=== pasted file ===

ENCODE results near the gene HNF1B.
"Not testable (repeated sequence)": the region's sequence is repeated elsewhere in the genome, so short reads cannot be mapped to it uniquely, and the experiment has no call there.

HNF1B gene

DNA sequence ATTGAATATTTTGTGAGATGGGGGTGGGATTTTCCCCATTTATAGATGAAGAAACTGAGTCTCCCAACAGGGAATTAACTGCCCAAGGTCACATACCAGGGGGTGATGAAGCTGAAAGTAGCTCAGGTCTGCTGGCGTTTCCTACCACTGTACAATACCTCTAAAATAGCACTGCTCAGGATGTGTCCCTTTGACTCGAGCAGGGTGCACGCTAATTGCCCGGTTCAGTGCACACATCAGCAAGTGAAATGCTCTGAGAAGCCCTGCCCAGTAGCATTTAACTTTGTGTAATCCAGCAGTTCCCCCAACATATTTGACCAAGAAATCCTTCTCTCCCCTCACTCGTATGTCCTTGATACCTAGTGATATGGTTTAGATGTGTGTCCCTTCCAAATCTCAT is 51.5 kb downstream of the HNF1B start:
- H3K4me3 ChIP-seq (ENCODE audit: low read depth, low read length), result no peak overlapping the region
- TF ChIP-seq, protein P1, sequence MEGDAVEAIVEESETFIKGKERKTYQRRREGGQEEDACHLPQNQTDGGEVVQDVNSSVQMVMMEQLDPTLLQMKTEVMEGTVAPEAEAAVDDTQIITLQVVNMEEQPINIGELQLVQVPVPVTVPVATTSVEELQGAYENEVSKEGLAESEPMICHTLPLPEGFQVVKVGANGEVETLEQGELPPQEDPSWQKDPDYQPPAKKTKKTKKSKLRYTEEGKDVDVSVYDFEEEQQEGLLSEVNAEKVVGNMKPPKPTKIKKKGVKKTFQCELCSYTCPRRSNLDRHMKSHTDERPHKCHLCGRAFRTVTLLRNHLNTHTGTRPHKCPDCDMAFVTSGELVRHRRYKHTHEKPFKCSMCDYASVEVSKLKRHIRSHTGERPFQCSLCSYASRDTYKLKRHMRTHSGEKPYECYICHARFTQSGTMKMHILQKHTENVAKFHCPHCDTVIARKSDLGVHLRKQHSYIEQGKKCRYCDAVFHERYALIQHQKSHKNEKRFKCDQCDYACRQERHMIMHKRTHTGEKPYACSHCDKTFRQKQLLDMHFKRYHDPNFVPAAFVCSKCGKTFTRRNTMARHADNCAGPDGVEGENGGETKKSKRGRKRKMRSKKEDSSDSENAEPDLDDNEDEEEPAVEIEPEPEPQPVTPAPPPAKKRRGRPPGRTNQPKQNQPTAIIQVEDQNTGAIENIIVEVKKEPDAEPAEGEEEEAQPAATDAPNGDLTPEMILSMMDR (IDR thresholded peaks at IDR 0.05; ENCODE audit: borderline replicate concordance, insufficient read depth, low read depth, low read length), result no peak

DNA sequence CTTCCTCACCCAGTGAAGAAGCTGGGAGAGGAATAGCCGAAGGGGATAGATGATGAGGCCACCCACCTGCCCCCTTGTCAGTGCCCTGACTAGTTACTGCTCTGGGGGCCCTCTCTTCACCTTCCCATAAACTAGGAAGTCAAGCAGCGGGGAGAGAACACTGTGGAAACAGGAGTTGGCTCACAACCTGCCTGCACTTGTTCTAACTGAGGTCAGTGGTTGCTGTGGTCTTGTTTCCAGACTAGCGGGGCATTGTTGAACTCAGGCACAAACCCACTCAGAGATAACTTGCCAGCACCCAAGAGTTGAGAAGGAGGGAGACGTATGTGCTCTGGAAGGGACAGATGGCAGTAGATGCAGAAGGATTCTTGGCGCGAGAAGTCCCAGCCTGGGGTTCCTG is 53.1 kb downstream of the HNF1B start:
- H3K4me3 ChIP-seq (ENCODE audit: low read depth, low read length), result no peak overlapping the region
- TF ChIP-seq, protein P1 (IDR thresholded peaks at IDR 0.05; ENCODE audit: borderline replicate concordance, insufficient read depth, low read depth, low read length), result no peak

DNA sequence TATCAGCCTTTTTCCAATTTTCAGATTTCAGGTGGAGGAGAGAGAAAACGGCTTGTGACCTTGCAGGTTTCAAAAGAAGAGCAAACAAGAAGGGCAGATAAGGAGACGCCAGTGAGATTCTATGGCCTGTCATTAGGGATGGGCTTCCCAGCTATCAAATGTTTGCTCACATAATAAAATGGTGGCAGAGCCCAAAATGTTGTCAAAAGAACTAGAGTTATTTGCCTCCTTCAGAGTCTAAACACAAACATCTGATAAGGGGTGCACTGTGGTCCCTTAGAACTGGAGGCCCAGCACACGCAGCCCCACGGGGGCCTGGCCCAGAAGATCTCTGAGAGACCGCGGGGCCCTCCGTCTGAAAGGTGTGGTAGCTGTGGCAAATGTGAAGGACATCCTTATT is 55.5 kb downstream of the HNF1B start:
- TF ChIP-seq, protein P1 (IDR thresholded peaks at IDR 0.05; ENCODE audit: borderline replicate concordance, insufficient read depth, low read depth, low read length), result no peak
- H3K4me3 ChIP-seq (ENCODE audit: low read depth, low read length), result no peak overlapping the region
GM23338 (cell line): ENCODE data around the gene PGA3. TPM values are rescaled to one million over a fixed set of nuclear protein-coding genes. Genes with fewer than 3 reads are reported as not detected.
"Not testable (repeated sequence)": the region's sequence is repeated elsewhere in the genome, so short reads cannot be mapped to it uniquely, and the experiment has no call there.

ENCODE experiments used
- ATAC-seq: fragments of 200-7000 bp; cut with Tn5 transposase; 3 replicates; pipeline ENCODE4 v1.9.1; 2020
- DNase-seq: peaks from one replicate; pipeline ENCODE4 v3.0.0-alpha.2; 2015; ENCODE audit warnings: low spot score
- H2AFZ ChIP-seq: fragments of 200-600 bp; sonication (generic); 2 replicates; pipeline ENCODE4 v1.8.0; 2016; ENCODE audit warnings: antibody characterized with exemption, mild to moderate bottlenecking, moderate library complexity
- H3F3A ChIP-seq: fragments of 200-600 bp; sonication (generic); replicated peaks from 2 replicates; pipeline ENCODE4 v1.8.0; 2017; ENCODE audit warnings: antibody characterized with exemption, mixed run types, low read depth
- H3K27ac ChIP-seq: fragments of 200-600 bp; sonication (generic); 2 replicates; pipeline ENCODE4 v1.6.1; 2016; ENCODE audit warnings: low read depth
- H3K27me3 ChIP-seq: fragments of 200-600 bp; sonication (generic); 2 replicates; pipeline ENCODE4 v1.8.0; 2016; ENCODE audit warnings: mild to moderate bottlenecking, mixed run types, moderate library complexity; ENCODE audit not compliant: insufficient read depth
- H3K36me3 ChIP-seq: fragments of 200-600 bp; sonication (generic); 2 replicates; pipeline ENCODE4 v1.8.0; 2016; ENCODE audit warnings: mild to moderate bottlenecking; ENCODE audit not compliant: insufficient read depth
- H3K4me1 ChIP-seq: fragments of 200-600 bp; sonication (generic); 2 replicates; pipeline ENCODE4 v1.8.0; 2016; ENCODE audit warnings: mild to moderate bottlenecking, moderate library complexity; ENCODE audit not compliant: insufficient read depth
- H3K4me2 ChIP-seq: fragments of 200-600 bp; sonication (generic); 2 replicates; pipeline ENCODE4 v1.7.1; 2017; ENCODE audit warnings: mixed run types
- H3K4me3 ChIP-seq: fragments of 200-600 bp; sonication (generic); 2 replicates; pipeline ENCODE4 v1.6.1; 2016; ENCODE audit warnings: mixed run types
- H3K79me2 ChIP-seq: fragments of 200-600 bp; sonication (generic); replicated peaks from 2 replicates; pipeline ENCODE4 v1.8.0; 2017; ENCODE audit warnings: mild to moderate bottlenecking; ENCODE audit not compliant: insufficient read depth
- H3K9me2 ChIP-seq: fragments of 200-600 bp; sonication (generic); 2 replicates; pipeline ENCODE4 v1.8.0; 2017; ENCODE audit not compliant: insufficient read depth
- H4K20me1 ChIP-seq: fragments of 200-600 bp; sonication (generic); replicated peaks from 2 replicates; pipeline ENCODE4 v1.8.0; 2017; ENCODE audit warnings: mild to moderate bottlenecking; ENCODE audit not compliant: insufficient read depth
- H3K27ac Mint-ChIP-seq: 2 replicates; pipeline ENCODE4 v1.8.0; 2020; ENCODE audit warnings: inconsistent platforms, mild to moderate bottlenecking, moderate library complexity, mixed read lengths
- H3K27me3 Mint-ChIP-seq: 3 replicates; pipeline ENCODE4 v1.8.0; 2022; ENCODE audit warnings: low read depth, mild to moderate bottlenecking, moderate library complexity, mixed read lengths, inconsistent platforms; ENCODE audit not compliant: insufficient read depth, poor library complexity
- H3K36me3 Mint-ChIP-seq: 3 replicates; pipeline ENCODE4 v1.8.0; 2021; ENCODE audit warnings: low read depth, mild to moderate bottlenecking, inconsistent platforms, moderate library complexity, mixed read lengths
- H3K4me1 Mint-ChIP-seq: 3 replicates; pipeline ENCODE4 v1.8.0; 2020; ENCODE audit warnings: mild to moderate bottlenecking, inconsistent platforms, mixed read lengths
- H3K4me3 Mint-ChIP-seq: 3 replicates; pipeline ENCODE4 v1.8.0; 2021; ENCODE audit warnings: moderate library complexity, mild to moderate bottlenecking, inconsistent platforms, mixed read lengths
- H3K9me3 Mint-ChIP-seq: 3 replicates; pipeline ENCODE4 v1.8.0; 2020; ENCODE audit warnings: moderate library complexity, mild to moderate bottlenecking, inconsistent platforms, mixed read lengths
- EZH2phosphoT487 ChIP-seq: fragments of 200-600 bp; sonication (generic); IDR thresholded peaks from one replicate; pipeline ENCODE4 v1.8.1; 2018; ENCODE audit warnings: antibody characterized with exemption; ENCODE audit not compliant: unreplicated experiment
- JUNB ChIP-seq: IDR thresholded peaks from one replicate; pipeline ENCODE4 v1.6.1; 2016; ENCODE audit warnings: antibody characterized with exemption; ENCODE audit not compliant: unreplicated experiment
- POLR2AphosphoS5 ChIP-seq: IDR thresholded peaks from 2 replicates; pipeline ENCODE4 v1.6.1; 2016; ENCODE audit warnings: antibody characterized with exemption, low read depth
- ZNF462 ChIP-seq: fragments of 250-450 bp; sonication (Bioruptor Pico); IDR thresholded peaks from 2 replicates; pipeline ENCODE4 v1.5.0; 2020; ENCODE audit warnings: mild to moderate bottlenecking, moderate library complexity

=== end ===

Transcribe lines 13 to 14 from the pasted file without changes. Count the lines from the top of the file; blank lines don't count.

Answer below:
GM23338 (cell line): ENCODE data around the gene PGA3. TPM values are rescaled to one million over a fixed set of nuclear protein-coding genes. Genes with fewer than 3 reads are reported as not detected.
"Not testable (repeated sequence)": the region's sequence is repeated elsewhere in the genome, so short reads cannot be mapped to it uniquely, and the experiment has no call there.